For a pair of organs that are in direct contact with the world from the moment a person wakes up to the moment they go to sleep, your eyes are remarkably resilient.
They face dust and dirt, air pollution, rubbing and poking with fingers that are clean or otherwise, even the occasional encounter with an errant object or fly -- and still keep working. They do all that, and even house the only part of the human body that doesn't have its own blood supply. What's the eyes' secret?
Tears: basal tears -- the constant, unnoticeable tears that create a thin film over our eyeballs -- are full of moisture and nutrients that are essential to keep the eye working. Now researchers believe that tears could help keep more than just the eyes in good health.
A team from Purdue University in Indiana have come up with a novel way of combining contact lenses and sensor tech to help monitor the state of an individual's blood glucose -- a key indicator of how well someone with diabetes is keeping the condition under control.
Purdue University isn't the first to attempt to crack the smart contact lens. A number of big names in both the technology and healthcare industries have attempted to make smart contact lenses that could be used to help diabetics monitor their blood sugar.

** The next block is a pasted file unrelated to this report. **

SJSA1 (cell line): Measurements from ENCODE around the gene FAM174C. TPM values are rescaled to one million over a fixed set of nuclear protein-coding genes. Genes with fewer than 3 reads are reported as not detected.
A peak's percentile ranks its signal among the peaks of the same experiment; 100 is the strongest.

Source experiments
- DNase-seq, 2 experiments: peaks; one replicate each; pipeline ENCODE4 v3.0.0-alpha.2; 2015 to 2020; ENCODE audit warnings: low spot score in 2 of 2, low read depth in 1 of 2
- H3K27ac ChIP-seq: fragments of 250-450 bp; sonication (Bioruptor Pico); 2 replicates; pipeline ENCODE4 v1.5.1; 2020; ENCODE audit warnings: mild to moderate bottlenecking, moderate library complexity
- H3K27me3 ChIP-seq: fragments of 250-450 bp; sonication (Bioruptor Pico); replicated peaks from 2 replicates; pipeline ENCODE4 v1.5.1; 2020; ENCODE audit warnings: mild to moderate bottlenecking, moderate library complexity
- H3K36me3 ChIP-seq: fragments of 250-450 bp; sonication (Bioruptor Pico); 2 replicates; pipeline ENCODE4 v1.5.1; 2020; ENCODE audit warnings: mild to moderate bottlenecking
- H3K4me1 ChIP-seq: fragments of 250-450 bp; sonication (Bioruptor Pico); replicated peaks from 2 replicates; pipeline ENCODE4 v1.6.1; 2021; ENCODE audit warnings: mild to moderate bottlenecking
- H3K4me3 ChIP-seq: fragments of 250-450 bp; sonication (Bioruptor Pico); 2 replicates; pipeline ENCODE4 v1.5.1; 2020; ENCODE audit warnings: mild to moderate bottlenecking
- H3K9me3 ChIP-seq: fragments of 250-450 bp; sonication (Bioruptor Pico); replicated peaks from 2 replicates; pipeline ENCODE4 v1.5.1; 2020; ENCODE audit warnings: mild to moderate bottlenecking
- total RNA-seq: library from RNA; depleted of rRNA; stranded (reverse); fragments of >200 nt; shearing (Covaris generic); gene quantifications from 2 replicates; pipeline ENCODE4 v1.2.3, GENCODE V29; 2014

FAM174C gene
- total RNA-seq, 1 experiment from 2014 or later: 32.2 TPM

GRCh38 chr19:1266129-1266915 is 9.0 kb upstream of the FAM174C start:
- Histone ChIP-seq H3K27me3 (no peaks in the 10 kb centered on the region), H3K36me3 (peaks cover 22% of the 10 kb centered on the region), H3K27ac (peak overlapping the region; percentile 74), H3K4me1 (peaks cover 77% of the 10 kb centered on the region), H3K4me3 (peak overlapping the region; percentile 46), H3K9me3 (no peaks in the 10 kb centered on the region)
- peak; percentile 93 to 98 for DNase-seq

Microsoft announced its own smart contact lens research back in 2012, while Google followed suit two years later. Both hoped to create contact lenses that could monitor a diabetic's glucose level through their tears, sparing them the need to do 'fingerprick tests' -- inserting a small needle into the pulp of the finger to draw a drop of blood, which can then be analysed to give a person's glucose level.
"I was fascinated by Google's smart lens several years ago in that it can continuously monitor the wearer's health conditions in a non-invasively manner, simply by wearing the lens! But at the same time, I learned that they use their custom-made transparent lens which might limit their manufacturability, biocompatibility, and long-term wearability. Since then, I became very interested in developing an alternative way to directly construct the sensors on the surface of commercially-available soft contact lenses," Chi Hwan Lee, an assistant professor of biomedical engineering and mechanical engineering who led the Purdue team of researchers, told ZDNet.